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Photo#4527
Big Fly - Atylotus calcar

Big Fly - Atylotus calcar
Saratoga Springs, Utah, USA
June 30, 2004
This critter flew into my garage today, and caused quite a stir. About 14mm from eyes to tail, I thought it was a bee at first. Capable of near-hover flight and very sharp turns. The proboscis on this fly is huge, it looks like a vaccuum hose. We have been swamped with little brown flies all Summer, this is the first one of this kind I've seen.

Note the forceps are not holding the fly. They're holding a piece of kleenex to give the fly something to grab to right itself. It kept flying into the side of the cup & flipping over, and was unable to right itself without help.

Images of this individual: tag all
Big Fly - Atylotus calcar Big Fly 2 - Atylotus calcar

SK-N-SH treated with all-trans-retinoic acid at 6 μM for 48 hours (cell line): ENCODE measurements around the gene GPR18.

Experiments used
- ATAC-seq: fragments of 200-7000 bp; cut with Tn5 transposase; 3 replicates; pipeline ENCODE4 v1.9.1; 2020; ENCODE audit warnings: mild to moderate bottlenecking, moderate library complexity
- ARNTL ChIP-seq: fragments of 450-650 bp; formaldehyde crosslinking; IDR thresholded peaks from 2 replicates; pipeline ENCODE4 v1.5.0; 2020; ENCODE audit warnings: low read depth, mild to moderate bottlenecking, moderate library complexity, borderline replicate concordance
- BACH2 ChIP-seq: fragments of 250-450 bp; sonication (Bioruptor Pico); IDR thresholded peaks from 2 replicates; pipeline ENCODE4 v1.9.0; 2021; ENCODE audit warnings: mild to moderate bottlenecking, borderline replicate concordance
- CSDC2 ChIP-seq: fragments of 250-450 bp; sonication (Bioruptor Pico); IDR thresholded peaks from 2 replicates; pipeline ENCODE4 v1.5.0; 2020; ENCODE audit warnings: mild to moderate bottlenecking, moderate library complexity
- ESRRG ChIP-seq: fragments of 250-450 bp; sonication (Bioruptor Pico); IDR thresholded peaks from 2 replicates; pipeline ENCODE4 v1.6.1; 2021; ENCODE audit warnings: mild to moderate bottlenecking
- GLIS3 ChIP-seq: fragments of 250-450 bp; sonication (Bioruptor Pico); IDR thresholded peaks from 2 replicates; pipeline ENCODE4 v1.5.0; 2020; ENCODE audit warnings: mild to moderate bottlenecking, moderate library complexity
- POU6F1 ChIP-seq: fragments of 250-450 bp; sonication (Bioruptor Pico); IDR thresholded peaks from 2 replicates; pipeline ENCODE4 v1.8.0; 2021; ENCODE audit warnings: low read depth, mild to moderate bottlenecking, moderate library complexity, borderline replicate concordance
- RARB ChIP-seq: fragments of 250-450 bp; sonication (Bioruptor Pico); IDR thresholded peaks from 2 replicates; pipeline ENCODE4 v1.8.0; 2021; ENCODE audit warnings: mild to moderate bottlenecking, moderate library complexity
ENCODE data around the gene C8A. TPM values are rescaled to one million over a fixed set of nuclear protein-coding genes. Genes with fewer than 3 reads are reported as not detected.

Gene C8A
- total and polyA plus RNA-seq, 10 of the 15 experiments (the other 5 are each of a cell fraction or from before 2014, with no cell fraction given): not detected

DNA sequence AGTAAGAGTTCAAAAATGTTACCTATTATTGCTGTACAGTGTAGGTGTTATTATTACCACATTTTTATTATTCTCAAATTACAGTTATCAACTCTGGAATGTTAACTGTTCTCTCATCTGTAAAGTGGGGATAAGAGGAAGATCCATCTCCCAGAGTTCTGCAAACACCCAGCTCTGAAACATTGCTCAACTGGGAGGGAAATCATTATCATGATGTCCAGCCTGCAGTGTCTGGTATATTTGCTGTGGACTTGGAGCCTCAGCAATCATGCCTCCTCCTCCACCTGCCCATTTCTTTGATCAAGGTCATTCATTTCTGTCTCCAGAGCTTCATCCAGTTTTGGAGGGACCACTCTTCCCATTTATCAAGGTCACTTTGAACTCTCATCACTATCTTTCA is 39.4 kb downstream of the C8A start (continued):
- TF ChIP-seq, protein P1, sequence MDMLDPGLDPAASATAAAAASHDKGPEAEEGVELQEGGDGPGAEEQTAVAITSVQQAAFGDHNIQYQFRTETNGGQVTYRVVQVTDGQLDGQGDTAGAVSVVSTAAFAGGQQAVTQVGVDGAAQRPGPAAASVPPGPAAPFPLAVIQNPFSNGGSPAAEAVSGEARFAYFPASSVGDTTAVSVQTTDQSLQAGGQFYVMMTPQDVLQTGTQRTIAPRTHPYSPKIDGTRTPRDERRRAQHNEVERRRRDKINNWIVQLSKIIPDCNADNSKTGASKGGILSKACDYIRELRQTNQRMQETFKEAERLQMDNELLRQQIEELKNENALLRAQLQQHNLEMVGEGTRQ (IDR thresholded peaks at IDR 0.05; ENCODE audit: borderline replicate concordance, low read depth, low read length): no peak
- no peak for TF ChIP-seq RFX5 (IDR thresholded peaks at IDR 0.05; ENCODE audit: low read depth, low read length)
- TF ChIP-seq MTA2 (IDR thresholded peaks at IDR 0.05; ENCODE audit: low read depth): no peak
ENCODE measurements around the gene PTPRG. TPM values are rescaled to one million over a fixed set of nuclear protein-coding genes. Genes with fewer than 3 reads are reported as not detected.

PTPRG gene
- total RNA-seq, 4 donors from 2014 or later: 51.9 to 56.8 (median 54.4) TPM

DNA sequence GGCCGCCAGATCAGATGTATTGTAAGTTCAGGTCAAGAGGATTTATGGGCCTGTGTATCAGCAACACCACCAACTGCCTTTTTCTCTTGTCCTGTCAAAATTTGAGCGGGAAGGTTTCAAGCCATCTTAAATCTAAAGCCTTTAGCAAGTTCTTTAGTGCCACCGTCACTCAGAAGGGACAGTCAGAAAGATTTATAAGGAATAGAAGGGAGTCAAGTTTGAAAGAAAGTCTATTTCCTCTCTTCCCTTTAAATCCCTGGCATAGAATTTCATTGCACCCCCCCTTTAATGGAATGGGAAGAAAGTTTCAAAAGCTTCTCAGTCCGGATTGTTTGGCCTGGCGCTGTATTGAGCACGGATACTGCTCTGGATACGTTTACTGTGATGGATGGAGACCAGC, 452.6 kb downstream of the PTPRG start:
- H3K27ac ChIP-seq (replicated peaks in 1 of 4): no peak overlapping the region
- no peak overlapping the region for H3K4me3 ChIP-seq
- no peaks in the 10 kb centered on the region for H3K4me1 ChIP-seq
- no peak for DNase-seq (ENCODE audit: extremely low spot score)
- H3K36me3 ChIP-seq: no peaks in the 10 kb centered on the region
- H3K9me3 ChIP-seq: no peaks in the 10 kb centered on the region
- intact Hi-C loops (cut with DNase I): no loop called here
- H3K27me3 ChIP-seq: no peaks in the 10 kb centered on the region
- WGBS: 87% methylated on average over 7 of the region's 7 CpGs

Moved

Not Atylotus calcar?
Not Atylotus calcar?

Hybomitra pediontis (images 4527, 4528)
One of a few species that breeds in alkaline sloughs of the Prairie and Foothill Grassland region of western Canada and USA. Utah and S. Dakota are about as far south as it gets. I have collected larvae at the edges of these salt-encrusted sloughs in Alberta. The larvae don't appear to be able to tolerate fresh water! This species is recognizable by general colouration, size,and the short spur vein near the end of the wing. This spur vein can be seen at the top of the photo,it's the short vein that projects forward and ends in a membrane.

Horse Fly
It's some type of horse fly, I'm pretty sure... Tabanus sp. Watch out, they can bite!

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